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Pare down primary storage
This article is part of the Vol. 10 Num. 4 June 2011 issue of Storage magazine
There’s been a lot of talk lately about how data deduplication is moving from backup to primary storage. Dedupe’s great for trimming primary data stores, but there are other technologies that can do the job. Standard in many backup and archival products, data reduction is now becoming more prevalent for primary storage. The main drivers for this phenomenon are measurable cost savings from having to buy fewer disks and reducing annual support fees, to lowering operational expenses related to storage management. Data reduction may also have a pleasant impact on data storage performance: by not having inactive data occupy valuable high-performance storage, overall storage and application performance may get a welcome performance boost. In a typical enterprise, according to Storage Networking Industry Association (SNIA) research, 80% of files stored on primary storage haven’t been accessed in the last 30 days; the same report asserts that inactive data grows at more than four times the rate of active data. With these facts in mind, ...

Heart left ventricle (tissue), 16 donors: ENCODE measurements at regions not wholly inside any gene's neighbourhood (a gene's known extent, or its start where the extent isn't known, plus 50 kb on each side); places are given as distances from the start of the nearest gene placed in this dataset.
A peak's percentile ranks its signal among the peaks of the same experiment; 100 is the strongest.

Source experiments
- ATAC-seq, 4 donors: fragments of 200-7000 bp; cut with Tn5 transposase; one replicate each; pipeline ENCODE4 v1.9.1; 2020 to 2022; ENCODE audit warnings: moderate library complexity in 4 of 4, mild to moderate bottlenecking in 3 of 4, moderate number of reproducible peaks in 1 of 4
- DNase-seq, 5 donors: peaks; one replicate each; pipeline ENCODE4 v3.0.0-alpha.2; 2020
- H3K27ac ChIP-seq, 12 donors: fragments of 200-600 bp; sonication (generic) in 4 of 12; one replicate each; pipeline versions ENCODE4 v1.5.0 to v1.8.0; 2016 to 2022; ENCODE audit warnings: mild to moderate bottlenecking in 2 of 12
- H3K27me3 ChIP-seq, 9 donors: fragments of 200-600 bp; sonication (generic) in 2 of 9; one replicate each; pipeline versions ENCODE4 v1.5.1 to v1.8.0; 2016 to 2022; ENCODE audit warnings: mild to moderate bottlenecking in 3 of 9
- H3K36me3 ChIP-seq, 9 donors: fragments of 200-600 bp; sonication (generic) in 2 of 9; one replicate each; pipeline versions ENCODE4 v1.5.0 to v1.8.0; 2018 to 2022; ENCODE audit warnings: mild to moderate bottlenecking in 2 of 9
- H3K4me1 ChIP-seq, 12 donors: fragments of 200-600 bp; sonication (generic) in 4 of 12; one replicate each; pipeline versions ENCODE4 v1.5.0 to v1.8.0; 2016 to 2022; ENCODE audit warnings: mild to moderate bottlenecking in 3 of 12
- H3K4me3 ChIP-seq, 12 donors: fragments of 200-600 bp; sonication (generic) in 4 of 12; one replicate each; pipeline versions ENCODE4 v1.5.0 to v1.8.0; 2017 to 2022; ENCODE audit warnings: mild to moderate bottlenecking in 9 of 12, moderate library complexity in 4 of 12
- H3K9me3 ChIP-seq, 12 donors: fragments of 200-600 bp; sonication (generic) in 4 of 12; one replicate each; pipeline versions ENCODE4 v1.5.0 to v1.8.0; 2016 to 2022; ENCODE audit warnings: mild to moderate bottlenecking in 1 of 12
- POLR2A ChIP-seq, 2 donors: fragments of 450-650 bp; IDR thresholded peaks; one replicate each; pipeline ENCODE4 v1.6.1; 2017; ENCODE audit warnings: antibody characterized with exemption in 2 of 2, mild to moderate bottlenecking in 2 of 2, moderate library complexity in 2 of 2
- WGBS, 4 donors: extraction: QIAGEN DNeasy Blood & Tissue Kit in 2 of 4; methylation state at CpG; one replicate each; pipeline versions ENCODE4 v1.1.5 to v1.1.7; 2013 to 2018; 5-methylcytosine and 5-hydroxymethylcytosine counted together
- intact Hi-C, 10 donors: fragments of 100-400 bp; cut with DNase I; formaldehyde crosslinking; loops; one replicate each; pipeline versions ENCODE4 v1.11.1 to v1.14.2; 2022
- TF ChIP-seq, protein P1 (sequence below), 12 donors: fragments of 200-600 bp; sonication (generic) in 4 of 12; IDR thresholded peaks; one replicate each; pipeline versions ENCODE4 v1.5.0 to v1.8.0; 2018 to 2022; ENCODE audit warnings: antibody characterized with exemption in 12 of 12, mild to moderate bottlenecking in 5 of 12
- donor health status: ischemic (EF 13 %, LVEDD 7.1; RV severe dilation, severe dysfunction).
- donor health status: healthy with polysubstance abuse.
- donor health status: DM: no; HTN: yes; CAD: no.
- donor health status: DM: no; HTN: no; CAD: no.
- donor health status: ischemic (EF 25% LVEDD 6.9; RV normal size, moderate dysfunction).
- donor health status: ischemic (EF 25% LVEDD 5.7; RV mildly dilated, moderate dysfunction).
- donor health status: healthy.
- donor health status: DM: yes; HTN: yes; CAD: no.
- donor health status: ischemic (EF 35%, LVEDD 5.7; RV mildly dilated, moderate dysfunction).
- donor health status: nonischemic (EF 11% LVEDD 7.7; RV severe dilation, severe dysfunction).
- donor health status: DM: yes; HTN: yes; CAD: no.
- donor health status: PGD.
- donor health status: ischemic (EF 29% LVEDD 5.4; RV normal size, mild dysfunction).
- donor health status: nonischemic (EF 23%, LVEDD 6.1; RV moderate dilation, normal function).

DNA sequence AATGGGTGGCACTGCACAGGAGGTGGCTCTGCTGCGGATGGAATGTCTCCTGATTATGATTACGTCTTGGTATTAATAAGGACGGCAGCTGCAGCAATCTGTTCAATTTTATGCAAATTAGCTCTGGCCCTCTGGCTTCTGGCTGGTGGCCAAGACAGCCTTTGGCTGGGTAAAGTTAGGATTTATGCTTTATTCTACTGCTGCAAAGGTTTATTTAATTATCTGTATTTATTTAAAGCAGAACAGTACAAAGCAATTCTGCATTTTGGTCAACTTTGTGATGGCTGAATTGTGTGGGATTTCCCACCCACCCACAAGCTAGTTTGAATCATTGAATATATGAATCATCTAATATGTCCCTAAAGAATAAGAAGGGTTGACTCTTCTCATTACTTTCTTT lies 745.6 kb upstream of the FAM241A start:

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Features in this issue
In our sixth Quality Awards for backup and recovery software, users picked a relative newcomer and a weathered veteran as service and reliability standard-bearers.
Approximately 60% of our survey respondents are using data deduplication in backup. Find out the data reduction rates they’re getting and what non-dedupers say about the technology
Data deduplication is moving from backup to primary storage. Dedupe’s great for trimming primary data stores, but there are other technologies that can do the job.
Virtual servers and storage systems don’t have to exist in separate worlds; new tools and plug-ins provide single-console management of both virtual servers and storage.
Columns in this issue
Small- and medium-sized businesses (SMBs) should know their backup and data protection options. Here’s a list of product choices and some vendors with SMB options worth exploring.
The classic scenario where enterprise storage technology filters down to SMBs is being turned on its ear, and some of the coolest developments are happening in mid-market systems.
Somebody out there is spreading rumors about the death of tape, but there’s plenty of life left in this venerable storage technology.
With its Centera storage system, EMC was the standard-bearer for content-addressable storage; but the proprietary nature of the product is wearing thin.